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  Richmond Council Wants City Manager to Stay
October 4, 2010

Richmond council wants city manager to stay

By Katherine Tam
Contra Costa Times

Posted: 10/04/2010 02:59:11 PM PDT
Updated: 10/04/2010 03:09:19 PM PDT

The contract for Richmond's city manager ends in four months -- and a council majority is poised to keep him here.
City Council members and residents have lauded City Manager Bill Lindsay for his fiscal know-how that helped navigate the city through a painful recession without massive layoffs. They also appreciate his calm demeanor and professionalism.
"He's the best city manager I've known since I've lived in Richmond for 37 years," Councilman Tom Butt said. "Other city managers tended to pander to members of the council, local organizations, play favorites and do a lot of things behind the scene to curry favor. Bill Lindsay is not that kind of person. His administrative style is transparent."
There have been some rumblings about whether some council members want to renew the contract. So far, a council majority -- Butt, Nat Bates, Jeff Ritterman and Jim Rogers -- say they want Lindsay to stay. Mayor Gayle McLaughlin declined to discuss the issue, saying it's a personnel matter. Myrna Lopez and Maria Viramontes could not be reached for comment.
"He's doing a good job," Bates said. "I don't see any problems with eventually getting him a contract. It's just a matter of timing."
Lindsay's contract expires Feb. 13. The three-year deal became effective in 2008 and pays Lindsay $233,730 a year with a 5 percent annual increase starting in 2009. A provision allows a one-year extension, if that extension is approved by Nov. 13. If the contract is not extended, a separate provision is triggered that entitles Lindsay to a year's salary as severance.
It might be better, Bates said, to negotiate Lindsay's contract after the Nov. 2 election so the new council has a say. Ritterman does not think that waiting until after the election is a bad idea either, saying it might be better to shift the discussion to a nonelection year to remove politics from the equation.
Four of the seven council seats are up in the fall election. McLaughlin, Lopez, Rogers and Viramontes are seeking re-election and face opposition.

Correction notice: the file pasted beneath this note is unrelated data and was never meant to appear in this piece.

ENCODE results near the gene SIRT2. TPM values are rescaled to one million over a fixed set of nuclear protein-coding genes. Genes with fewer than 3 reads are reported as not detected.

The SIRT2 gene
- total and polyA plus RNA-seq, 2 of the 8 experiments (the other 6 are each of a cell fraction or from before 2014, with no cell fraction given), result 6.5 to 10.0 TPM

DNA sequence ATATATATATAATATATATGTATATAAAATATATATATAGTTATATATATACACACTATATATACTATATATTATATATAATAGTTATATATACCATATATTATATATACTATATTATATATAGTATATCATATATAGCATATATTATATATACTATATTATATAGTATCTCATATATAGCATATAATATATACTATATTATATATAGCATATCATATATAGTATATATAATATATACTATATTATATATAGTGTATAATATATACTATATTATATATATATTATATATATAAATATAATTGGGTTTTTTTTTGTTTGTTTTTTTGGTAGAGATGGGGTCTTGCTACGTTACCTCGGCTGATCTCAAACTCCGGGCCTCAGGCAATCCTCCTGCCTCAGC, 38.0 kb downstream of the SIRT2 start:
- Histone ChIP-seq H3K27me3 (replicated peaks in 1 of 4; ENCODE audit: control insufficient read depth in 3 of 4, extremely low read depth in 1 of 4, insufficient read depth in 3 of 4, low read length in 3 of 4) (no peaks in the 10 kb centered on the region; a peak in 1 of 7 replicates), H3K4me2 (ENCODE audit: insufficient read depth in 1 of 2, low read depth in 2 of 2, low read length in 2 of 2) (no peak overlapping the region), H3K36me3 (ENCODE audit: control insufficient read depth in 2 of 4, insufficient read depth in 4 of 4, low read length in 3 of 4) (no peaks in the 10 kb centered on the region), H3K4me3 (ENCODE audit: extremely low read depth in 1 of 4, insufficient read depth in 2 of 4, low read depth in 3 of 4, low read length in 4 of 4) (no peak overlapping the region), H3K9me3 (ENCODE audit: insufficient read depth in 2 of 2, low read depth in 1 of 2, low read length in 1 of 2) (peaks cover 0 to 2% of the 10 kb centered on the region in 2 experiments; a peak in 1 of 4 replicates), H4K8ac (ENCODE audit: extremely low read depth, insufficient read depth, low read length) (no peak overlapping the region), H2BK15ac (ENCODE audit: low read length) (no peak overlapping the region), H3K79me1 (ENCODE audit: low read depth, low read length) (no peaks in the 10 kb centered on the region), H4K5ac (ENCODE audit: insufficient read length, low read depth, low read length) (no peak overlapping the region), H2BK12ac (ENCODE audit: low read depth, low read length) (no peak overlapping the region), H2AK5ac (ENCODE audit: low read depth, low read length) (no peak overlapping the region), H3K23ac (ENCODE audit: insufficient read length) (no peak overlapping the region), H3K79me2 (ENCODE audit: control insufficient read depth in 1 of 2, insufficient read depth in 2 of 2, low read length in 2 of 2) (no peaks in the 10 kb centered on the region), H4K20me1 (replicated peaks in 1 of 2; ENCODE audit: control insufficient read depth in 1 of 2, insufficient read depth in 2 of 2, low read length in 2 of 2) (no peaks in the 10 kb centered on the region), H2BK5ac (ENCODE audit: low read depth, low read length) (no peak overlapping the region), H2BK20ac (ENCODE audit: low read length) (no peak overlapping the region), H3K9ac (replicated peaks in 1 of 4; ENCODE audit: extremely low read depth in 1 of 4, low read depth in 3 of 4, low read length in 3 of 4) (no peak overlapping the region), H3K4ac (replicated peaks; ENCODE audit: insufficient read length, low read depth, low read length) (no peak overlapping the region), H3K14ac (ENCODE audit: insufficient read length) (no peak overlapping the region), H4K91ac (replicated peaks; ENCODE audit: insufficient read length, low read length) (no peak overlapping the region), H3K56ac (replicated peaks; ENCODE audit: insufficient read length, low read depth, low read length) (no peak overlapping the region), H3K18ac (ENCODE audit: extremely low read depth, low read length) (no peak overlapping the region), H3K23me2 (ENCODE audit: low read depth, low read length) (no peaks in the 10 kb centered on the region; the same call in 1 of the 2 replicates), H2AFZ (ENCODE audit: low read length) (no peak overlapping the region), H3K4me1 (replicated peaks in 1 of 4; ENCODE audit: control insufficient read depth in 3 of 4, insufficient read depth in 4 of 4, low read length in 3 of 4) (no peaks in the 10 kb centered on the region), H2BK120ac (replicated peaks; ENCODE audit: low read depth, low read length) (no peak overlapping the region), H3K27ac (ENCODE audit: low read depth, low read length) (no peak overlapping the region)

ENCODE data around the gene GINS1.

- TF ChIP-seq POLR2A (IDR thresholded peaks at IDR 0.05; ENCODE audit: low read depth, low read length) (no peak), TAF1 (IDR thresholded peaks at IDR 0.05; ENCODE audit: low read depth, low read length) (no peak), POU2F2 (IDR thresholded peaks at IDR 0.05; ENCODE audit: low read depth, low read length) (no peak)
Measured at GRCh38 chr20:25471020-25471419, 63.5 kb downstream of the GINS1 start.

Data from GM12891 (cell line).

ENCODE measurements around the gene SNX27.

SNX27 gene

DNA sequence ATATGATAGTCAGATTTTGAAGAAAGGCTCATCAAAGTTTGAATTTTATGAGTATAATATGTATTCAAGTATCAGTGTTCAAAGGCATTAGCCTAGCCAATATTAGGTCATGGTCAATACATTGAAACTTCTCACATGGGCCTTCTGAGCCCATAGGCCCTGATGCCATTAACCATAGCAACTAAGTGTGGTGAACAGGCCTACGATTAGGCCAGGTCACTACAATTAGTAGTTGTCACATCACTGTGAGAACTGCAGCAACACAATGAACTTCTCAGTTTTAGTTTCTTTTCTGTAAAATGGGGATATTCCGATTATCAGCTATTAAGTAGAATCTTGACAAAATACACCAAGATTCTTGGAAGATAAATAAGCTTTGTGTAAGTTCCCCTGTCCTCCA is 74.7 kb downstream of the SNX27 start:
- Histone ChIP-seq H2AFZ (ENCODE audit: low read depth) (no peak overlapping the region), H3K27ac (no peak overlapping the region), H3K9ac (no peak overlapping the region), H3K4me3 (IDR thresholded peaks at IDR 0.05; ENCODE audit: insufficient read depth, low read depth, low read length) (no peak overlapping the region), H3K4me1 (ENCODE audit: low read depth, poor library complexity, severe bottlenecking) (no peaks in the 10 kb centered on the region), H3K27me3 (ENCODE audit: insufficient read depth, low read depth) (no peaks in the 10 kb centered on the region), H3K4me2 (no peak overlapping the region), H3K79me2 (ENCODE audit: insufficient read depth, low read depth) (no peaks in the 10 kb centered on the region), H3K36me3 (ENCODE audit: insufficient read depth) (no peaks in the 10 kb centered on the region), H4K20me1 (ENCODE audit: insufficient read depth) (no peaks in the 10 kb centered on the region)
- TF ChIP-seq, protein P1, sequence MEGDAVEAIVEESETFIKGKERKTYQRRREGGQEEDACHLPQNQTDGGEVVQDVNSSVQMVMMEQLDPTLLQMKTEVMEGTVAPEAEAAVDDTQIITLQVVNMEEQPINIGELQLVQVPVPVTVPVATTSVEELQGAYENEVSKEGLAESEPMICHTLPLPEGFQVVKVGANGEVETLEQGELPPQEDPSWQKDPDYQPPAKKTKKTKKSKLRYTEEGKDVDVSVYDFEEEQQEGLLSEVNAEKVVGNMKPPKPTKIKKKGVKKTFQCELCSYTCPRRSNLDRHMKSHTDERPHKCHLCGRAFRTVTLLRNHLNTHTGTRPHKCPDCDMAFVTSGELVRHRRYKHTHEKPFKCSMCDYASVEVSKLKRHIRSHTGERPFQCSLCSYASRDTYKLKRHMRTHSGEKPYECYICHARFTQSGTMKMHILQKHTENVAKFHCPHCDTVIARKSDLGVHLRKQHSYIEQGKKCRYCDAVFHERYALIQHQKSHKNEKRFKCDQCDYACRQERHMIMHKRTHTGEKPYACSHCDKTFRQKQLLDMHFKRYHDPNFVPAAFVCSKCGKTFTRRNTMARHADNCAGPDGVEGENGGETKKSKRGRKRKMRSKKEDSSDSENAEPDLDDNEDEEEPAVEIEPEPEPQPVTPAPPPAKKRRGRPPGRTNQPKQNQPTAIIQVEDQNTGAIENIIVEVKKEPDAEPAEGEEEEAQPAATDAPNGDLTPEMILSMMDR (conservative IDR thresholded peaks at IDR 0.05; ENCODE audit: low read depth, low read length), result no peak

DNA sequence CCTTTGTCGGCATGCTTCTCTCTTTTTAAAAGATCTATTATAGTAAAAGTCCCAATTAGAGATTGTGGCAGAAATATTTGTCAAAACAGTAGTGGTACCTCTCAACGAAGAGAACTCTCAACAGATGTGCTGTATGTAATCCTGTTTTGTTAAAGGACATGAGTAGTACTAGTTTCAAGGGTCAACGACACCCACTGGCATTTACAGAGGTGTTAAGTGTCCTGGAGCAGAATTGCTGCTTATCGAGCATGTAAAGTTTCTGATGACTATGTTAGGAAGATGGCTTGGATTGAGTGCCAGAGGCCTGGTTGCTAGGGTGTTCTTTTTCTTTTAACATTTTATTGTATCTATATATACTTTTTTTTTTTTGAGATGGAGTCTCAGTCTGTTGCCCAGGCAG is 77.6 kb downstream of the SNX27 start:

Lindsay said he would not object if the council wants to wait until after the election.
Richmond is in a different place today than it was in 2005 when Lindsay arrived at City Hall from affluent Orinda. At the time, Richmond was still reeling from the crippling $35 million budget crisis of 2004 that forced the city to lay off 300 workers and cut such public services as libraries and community centers. A state audit found poor fiscal management, inadequate controls and overspending were to blame.
Phil Batchelor, a retired Contra Costa County administrator, was brought in to fix City Hall and initiated sweeping changes. Lindsay arrived about six months later to continue steering Richmond out of financial trouble.
Lindsay hired new department leaders, among them Assistant City Manager Leslie Knight, Finance Director Jim Goins and Police Chief Chris Magnus.
Under his tenure, the city restored services that were cut, passed balanced budgets and regained a favorable bond rating. Officials completed a $101 million renovation of Civic Center. They ended a tax dispute with Chevron for now and skirted an ugly battle over rival tax measures by negotiating a deal that provides the city $114 million over 15 years.
His leadership is a big reason Richmond is in a better place, Rogers said. He described Lindsay as "no nonsense" and forthright about challenges facing the city.
Although technically one of his bosses, Ritterman said he often looks to Lindsay for leadership and lauded him for his work and work ethic.
Lindsay said he wants to stay in Richmond.
"There are a lot of challenges still in front of us," he said. "I'm certainly looking forward to hopefully when the economy recovers a bit."